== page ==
Sifting, Sieving, Screening

“A good archaeologist can use anything, right?” – Roddy Regan

I received an email from “focus design” the other day, containing an advertisement for 21st Century Sifting Screens.  For the lucky readers who haven’t spent a few 100+ degree days mashing dried clay through 1/8th inch mesh, archaeologists generally push the dirt that they dig up through a screen, just to be sure that they haven’t missed any artifacts.  The amount of dirt that gets pushed through the screen and the size of the screen is determined by your research goals.  This work is done by a range of people, sometimes hired workmen (in the case of Catal), sometimes undergraduates, and sometimes, yourself.  I generally don’t mind screening (or sieving or sifting, depending on where you’re located geographically) if it is my own dirt–that is, dirt that I’ve excavated–but screening the dirt of other archaeologists is pretty tedious.  I’m sure that means something about my personality.

screen

Anyway, so the brochure shows features this fancy new screen made out of plastic.  It looks like a modified historic/California screen, which is a horrible contraption made out of wood.  I first encountered these things on the Cheney House dig, and have been just disgusted with the whole concept since.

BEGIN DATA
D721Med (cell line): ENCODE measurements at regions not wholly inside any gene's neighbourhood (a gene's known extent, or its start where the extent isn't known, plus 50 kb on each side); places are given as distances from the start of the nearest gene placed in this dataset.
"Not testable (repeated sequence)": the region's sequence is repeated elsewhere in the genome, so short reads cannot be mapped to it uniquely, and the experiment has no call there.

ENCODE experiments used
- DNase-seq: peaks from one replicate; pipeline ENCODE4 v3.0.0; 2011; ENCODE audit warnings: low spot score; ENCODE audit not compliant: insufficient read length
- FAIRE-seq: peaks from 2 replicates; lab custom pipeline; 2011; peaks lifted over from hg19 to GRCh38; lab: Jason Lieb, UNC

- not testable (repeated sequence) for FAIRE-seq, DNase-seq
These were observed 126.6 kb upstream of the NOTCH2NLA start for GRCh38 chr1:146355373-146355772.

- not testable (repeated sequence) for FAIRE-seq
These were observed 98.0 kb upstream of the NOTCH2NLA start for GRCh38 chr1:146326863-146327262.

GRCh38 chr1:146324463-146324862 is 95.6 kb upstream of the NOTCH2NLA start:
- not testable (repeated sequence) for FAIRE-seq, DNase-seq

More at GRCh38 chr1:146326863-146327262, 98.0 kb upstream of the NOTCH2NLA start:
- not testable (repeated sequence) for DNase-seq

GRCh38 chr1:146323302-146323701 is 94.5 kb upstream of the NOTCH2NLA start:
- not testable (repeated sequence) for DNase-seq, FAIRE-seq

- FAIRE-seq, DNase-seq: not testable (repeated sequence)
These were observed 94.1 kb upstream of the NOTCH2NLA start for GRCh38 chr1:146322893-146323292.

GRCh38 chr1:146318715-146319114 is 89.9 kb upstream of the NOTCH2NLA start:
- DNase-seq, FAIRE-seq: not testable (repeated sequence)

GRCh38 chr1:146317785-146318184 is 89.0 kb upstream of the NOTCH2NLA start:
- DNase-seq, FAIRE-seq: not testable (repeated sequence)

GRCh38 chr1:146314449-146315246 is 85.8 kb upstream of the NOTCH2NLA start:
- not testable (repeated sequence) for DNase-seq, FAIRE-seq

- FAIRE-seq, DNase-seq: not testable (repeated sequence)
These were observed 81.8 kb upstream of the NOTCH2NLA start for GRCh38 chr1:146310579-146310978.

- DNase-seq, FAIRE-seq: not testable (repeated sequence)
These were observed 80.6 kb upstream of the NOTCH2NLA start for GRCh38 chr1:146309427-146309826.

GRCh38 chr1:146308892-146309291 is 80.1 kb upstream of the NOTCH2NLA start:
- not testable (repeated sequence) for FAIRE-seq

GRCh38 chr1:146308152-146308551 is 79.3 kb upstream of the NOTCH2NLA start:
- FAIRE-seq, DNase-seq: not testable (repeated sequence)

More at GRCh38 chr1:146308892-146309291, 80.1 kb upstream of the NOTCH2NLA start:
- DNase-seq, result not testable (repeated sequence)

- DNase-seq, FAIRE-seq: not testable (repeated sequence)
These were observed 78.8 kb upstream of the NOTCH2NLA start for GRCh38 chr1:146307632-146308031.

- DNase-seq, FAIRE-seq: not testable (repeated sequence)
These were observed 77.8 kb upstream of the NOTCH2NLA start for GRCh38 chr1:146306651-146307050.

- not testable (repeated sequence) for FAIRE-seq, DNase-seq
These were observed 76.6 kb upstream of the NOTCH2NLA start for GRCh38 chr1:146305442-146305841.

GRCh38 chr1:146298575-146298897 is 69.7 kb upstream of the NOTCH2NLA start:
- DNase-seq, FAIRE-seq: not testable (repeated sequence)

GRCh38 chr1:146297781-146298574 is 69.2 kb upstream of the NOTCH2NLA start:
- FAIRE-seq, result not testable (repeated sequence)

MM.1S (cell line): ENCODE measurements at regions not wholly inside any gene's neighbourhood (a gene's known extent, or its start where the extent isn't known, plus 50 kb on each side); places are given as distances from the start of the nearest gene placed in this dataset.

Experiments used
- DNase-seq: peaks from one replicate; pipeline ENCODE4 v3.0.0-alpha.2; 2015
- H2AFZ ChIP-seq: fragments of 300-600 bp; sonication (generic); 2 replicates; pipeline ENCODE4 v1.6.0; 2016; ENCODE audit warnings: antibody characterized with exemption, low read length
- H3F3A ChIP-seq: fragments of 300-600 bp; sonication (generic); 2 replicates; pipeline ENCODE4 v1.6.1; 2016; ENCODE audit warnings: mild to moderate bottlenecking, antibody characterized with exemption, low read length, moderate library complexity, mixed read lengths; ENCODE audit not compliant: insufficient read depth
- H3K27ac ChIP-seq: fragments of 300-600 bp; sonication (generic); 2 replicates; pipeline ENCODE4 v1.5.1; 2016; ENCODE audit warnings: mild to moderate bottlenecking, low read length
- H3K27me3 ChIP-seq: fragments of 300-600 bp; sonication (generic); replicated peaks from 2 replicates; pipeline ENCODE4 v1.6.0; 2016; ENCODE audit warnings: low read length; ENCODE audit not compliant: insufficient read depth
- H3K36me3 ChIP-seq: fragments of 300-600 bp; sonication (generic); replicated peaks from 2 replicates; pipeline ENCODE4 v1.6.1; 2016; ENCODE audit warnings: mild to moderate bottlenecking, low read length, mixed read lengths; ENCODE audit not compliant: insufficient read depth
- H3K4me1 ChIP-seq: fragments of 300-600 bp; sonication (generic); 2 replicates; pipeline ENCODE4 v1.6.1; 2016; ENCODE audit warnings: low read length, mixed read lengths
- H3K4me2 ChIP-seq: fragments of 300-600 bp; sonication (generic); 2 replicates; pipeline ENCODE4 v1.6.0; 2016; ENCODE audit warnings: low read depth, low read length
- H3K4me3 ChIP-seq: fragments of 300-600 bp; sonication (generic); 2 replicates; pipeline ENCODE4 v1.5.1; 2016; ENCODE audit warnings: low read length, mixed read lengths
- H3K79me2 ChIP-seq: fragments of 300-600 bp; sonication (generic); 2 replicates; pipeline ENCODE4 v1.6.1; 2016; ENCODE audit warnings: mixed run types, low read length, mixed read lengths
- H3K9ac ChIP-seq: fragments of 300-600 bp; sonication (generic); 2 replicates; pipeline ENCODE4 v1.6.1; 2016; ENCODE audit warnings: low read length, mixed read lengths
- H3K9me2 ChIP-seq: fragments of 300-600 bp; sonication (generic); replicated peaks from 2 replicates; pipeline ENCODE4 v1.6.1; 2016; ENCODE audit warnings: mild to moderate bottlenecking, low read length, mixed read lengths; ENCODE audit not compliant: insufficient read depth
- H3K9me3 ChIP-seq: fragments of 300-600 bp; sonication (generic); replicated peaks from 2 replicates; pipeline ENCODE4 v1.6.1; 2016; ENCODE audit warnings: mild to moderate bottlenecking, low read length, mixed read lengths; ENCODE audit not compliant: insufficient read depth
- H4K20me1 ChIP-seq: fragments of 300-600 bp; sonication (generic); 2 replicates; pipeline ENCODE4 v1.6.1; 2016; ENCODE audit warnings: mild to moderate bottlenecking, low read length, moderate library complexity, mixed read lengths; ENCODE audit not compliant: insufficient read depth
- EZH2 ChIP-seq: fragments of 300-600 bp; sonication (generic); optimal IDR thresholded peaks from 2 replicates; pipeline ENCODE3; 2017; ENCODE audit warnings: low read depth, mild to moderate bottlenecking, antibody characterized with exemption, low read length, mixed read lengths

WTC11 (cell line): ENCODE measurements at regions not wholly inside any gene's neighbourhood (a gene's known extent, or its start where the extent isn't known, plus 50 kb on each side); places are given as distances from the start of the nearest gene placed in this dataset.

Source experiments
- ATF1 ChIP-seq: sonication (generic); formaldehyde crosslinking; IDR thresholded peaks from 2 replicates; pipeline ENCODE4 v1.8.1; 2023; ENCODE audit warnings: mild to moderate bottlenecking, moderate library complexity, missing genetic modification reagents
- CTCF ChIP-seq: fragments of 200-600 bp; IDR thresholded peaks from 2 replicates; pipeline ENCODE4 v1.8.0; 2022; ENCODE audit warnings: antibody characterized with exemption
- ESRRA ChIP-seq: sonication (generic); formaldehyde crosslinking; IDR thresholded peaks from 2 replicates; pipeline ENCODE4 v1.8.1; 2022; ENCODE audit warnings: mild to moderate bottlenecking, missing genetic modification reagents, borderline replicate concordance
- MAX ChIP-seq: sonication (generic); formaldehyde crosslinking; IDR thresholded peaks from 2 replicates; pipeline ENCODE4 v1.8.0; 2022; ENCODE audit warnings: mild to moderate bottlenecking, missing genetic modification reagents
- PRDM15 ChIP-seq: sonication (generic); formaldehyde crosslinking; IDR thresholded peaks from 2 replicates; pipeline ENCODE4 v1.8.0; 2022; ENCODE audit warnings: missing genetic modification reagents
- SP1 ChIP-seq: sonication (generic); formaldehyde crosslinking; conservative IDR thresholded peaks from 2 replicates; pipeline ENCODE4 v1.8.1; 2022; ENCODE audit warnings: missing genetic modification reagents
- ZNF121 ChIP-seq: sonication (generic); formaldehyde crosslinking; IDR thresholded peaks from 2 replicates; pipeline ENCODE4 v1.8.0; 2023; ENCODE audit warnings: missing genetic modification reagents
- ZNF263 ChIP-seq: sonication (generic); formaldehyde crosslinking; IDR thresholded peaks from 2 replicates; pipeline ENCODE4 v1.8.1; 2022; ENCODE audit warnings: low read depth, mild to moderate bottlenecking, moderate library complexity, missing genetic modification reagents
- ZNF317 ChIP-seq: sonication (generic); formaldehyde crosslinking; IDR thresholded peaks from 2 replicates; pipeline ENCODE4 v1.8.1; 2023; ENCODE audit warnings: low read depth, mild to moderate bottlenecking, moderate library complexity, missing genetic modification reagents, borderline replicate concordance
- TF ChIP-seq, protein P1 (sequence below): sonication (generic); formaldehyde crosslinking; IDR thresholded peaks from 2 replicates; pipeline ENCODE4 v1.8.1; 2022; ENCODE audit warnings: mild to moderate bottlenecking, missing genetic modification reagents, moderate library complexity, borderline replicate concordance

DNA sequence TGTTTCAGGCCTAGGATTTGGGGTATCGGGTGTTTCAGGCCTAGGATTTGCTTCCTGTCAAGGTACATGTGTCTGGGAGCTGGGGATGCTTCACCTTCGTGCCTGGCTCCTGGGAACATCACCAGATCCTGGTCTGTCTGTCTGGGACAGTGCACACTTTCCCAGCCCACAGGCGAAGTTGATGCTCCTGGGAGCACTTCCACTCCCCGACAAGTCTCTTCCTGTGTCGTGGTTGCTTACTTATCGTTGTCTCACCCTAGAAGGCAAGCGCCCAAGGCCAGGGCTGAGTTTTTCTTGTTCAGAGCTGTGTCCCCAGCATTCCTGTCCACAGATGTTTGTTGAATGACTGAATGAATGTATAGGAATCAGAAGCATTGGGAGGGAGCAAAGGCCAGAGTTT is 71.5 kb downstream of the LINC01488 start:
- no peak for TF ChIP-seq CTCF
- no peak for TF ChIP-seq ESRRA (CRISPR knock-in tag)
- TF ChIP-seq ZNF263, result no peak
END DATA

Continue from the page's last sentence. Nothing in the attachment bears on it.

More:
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Basically, these things are built with one “leg” and a brace.  This makes them horribly unwieldy if you’re working by yourself, trying to heft 5 gallon buckets (that’s 19L for the metric folks) and pouring out the contents while balancing these damned things plus an artifact bag/bucket/whatever very often results in a lot of spilled dirt and cursing.  They’re not very well built either, and I’ve had to hammer them back together with the blunt end of a shovel more than once.  When you mention these points to any California or Historical archaeologist, they look at you like you have two heads.  That’s what they use and anything else is just weird.

Tripod screen, as seen in the foreground of this photo.

Tripod screen, as seen in the foreground of this photo.